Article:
Here for the Shear

It’s the time of year when northern alpacas transform from cute fluffy cartoons into absolutely ridiculous looking swamp donkeys. And we couldn’t be more excited! It’s our first alpaca shearing on the Honeywwoofer Homestead so we hired a professional shearer to come show us the ropes. Alpacas don’t shed their fiber so although it keeps them warm during the winter, it is too hot to wear in the summer. Like humans, alpacas are susceptible to heat stroke. We were actually a bit worried about that this week when it felt like 40 degrees outside with the humidex, so we gave them frequent hose downs (our favorite “chore”).

The primary use of our alpacas is not their fiber- it’s their high quality manure. They also help guard our gardens- they scream at anything new that comes near their pasture, strategically fenced alongside our veggie crops. We, and visitors to the farm, also value their entertainment. So while I will not be personally spinning any alpaca yarn, we will be selling their raw fiber to other crafters. I plan to try my hand at making some drier balls though since I love the wool ones I already use. Anything that is left will be used for insultation in the new barns we are planning, or as mulch for our fruit trees. Alpacas are a gift that keeps on giving!

We hope to eventually expand our herd, but alpacas are not the easiest thing to come by in Nova Scotia. Our plans to breed Nikko and K-Lee have not been panning out. When we had the vet out for their annual vaccinations/physical it was discovered that K-Lee may actually be experiencing some lower back pain. This would explain why she has never been bred before (she is turning 8 this year), and why she doesn’t like when Nikko gets his nose too far up her tail. We started treating her with some anti-inflammatory pain killers and have noticed that her demeanor has become more gentle. It would be miraculous if this changed her attitude towards breeding at this point, and because we don’t know if her back issues are due to trauma or genetics- she is not a good candidate anyways. We just want her to live her best life- but we would also really like to find another female of breeding age for Nikko to do the wild thing with. With a bigger herd we would consider sending their fiber to a mill for spinning. Like any saleable product, the further down the processing line you can get it, the more value it holds.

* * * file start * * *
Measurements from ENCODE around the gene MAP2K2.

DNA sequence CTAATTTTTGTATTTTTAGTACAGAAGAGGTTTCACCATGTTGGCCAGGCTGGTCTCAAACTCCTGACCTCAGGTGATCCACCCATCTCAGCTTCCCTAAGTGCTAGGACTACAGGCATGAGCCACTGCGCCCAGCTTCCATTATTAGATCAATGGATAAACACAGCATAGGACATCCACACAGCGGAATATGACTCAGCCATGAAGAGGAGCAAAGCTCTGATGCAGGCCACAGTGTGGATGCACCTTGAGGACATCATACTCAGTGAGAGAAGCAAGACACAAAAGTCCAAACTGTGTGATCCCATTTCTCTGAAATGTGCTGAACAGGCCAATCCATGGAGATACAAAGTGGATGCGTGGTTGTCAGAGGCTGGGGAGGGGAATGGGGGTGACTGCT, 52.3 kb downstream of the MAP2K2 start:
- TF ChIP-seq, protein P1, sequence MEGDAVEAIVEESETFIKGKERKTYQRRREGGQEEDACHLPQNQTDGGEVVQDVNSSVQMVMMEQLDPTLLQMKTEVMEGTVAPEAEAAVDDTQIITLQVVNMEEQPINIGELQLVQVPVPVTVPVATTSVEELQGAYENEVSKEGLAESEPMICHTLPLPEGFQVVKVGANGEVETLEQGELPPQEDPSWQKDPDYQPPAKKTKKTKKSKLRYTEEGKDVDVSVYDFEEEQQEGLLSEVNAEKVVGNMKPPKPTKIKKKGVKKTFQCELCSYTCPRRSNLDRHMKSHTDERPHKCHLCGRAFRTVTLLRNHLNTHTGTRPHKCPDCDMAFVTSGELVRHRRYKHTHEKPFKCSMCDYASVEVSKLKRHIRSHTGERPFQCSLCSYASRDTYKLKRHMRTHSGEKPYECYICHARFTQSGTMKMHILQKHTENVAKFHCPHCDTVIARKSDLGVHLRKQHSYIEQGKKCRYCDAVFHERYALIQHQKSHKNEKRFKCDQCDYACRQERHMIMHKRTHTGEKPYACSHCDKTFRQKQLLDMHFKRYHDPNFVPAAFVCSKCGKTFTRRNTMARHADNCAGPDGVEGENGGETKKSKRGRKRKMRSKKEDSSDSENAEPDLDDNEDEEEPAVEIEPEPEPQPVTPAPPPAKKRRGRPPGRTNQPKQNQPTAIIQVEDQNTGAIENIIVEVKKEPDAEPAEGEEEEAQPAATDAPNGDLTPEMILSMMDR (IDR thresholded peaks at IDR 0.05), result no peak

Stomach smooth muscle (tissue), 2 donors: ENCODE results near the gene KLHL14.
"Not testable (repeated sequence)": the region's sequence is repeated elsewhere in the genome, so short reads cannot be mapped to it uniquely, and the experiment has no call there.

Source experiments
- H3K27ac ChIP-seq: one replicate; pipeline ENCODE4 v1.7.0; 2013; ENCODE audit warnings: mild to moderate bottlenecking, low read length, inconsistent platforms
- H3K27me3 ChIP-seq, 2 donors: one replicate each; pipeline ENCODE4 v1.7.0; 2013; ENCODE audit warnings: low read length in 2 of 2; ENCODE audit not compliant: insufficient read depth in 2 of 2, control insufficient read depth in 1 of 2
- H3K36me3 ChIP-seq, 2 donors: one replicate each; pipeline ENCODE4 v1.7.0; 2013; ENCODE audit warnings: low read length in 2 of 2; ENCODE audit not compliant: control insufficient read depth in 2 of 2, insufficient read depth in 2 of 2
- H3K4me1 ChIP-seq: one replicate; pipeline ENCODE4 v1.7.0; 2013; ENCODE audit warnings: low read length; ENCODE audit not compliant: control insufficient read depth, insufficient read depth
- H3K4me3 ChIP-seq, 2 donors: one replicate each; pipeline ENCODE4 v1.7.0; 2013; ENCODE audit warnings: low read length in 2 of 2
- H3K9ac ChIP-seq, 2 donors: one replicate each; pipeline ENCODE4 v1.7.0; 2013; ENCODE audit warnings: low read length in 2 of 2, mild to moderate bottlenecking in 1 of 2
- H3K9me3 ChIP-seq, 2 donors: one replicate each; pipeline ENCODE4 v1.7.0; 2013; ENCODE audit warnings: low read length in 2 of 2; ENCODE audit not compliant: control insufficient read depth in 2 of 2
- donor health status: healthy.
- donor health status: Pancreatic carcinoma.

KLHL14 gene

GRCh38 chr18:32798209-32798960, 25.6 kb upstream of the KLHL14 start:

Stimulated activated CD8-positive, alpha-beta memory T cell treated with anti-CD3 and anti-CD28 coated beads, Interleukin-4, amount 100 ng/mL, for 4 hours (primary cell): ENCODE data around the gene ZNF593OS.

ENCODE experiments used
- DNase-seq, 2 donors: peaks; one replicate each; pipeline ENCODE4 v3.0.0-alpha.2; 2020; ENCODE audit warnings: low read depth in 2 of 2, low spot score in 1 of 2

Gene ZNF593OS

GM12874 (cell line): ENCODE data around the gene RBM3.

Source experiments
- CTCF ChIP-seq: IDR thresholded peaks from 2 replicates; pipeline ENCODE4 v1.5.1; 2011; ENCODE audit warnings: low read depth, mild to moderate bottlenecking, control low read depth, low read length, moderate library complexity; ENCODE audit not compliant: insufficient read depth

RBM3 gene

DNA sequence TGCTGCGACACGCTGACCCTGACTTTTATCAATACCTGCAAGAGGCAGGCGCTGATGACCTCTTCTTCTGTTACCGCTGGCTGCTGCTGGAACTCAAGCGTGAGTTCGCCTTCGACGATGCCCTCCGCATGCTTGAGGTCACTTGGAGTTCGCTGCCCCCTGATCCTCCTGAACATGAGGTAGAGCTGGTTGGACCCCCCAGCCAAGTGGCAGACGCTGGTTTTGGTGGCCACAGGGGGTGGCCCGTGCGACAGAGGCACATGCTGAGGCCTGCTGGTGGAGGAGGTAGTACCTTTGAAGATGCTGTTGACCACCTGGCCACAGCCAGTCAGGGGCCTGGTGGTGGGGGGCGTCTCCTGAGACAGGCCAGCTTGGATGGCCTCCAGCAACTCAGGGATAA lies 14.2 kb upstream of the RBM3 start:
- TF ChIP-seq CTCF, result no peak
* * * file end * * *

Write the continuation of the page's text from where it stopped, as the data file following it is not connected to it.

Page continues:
We are really thankful to Craig, our shearer, because they don’t actually look like swamp donkeys at all. He was very patient and attentive and taught us some things in the process.

So after our first successful shearing- it is now time for a long shower.

Keep calm and get a haircut ya donkey!

2 thoughts on “Here for the Shear

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